N.H. seeks greater disclosure for campaign spending
By some accounts, ads attacking Democrat Maggie Hassan last fall during her successful run for governor could be one of the costliest flops in New Hampshire’s political history.
The ads hit her for paying zero property taxes but left out that as part of her husband’s job as principal of Phillips Exeter Academy, the couple is required to live in a home owned by the school. When response ads pointed that out, a new round of attack ads used them to hit back that Hassan had admitted paying no property taxes.
But it wasn’t her opponent, Republican gubernatorial candidate Ovide Lamontagne, who was behind the ads. They were paid for by the Live Free PAC, an arm of the Republican Governors Association. Lamontagne had no control over the ads, which were among the results of an estimated
$23 million that was spent on New Hampshire’s gubernatorial election last fall, all but $4 million by groups or people other than the candidates themselves.
Now, in an effort to identify who is contributing to – and influencing – campaigns, state lawmakers have introduced legislation in both the House and Senate that would require more disclosure of a growing source of spending on state elections.
New Hampshire law allows groups known as super PACs and others to spend unlimited amounts on television ads and fliers without disclosing either the amounts or their donors, making it nearly impossible for voters to know who is backing or opposing a particular candidate or issue. And a federal court ruling prohibits New Hampshire and the other states from limiting the spending.
“That’s a loophole that needs to be fixed,” said Oliva Zink of the Coalition for Open Democracy in New Hampshire.
The Live Free PAC filed a spending report – though it was not required to do so – but its counterpart, The New Hampshire Freedom Fund, an arm of the Democratic Governors Association, did not. Each spent nearly $8 million on the Hassan-Lamontagne race.
“I can’t tell you with exact clarity, but I think they canceled each other out, dollar for dollar,” said Jim Merrill, who was a senior adviser to the Lamontagne campaign.
But rather than spend that kind of money to explain issues and candidate positions, voters got misleading ads instead.
Though attacks on opponents are as old as politics, a 2010 U.S. Supreme Court decision in the Citizens United case brought a new round of murk. The ruling allows corporations, unions and other groups to spend unlimited amounts on elections and led to the formation of political action committees with millions of dollars in resources that became known as super PACs. Billionaires, anonymous donors and shadowy outside groups funneled huge sums into last year’s elections.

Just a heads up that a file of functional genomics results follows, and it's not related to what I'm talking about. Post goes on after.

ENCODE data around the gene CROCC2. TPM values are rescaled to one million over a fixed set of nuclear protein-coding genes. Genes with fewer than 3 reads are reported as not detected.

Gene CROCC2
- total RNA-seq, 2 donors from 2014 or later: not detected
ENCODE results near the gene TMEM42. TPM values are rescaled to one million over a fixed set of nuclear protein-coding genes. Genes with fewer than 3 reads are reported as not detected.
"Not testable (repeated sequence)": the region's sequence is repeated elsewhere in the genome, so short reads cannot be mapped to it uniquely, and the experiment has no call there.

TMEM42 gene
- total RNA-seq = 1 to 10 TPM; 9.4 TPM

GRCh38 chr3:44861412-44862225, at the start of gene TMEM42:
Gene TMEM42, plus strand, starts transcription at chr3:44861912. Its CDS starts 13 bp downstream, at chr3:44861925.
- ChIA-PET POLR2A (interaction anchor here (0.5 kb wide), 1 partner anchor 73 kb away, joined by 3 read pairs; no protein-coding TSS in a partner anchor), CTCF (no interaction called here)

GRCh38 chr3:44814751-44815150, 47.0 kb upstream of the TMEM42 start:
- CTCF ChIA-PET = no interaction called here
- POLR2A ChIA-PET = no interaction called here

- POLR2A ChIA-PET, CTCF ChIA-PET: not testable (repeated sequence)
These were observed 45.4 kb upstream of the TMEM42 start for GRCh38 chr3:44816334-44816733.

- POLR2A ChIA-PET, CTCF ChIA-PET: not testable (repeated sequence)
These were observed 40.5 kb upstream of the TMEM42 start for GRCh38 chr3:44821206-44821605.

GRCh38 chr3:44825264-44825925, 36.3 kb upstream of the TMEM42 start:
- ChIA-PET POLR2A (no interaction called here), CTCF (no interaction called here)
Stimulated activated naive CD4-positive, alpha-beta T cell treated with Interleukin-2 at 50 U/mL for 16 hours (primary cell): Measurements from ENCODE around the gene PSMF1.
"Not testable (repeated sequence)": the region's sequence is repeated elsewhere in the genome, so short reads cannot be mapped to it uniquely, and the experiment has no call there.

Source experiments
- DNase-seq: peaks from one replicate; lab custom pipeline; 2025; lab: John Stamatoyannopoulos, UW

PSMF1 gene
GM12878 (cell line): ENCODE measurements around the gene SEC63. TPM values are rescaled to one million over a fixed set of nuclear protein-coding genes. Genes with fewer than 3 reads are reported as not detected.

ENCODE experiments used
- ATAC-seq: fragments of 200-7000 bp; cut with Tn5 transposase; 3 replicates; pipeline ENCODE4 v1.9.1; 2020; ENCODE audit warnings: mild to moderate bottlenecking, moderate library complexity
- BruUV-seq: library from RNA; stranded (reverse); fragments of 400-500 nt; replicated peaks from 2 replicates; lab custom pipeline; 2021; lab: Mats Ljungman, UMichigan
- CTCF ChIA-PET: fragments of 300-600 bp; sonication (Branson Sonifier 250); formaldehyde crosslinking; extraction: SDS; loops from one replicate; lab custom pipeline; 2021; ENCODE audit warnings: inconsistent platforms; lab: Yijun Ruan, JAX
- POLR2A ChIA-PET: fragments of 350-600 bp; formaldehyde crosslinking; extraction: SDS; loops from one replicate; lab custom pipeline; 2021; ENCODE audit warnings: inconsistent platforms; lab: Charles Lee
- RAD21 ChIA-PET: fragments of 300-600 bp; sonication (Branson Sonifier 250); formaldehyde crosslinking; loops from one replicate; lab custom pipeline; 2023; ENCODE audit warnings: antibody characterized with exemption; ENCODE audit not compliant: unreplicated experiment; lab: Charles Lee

Legislators are trying to shed light on the influence of outside money on elections in two ways.
Independent groups would be required to detail their spending to the state if they spend more than $5,000 on a race under the two bills. That goes further than current law, which requires groups to report their spending only if they expressly support or oppose a candidate, said state Sen. David Pierce, who is chairman of the subcommittee working on the Senate bill. The bill is sponsored by Senate Majority Leader Jeb Bradley.
A House committee has decided to hold its bill until next year. And the Senate will vote Thursday whether to do the same with its bill.
But such disclosure requirements would only be baby steps because the proposals would exempt certain tax-exempt groups from reporting their donors, argues former Democratic Party chairwoman Kathy Sullivan. They would only have to report their expenditures.
“No group in and of itself is a good group or a bad group. They all should be forced to disclose where the money is coming from,” she said.
Groups fear that their donors will stop contributing if they don’t want the public to know who is attempting to influence voters, Sullivan said.
“At least you’ll know how much they’re spending and on what,” Sullivan said of the disclosure the bills would require of the groups.
Among groups that would be exempt from reporting its donors is Americans for Prosperity, which was founded by the billionaire brothers Charles and David Koch and was behind public-union-busting efforts in Wisconsin and elsewhere. It’s not clear whether the group spent money on New Hampshire elections last fall, though Merrill believes they paid for some mailings to voters’ homes.
A representative from the group testified against the Senate bill, saying its donors deserve anonymity to protect the exercise of their constitutional right to free speech. The call for anonymous free speech is not a loophole or “some nefarious political tactic,” Corey Lewandowski of Americans for Prosperity told the committee.
Though groups like Americans for Prosperity would be exempt from reporting their receipts, Zink believes such groups would find ways to hide their donors even if required to report them.
“What we need from true disclosure is a complex process where you’d be able to chase the money back to its source,” she said.
Big-spending super PACs are here to stay in state races and campaigns simply need to plan their finances so they can respond to them – regardless of whether New Hampshire begins to require more disclosure, said Merrill, a Republican political consultant with The Bernstein Shur Group.
“It’s always been a rough and tumble world,” he said, “but (super PAC spending) introduces a new variable in a rough and tumble world.”
Merrill notes that Hassan entered the general election with just $16,000 left of the more than $1 million she raised in her primary campaign. The Democratic Governors’ Association jumped in with ads to boost her campaign.
“It helped keep her ship balanced,” Merrill said.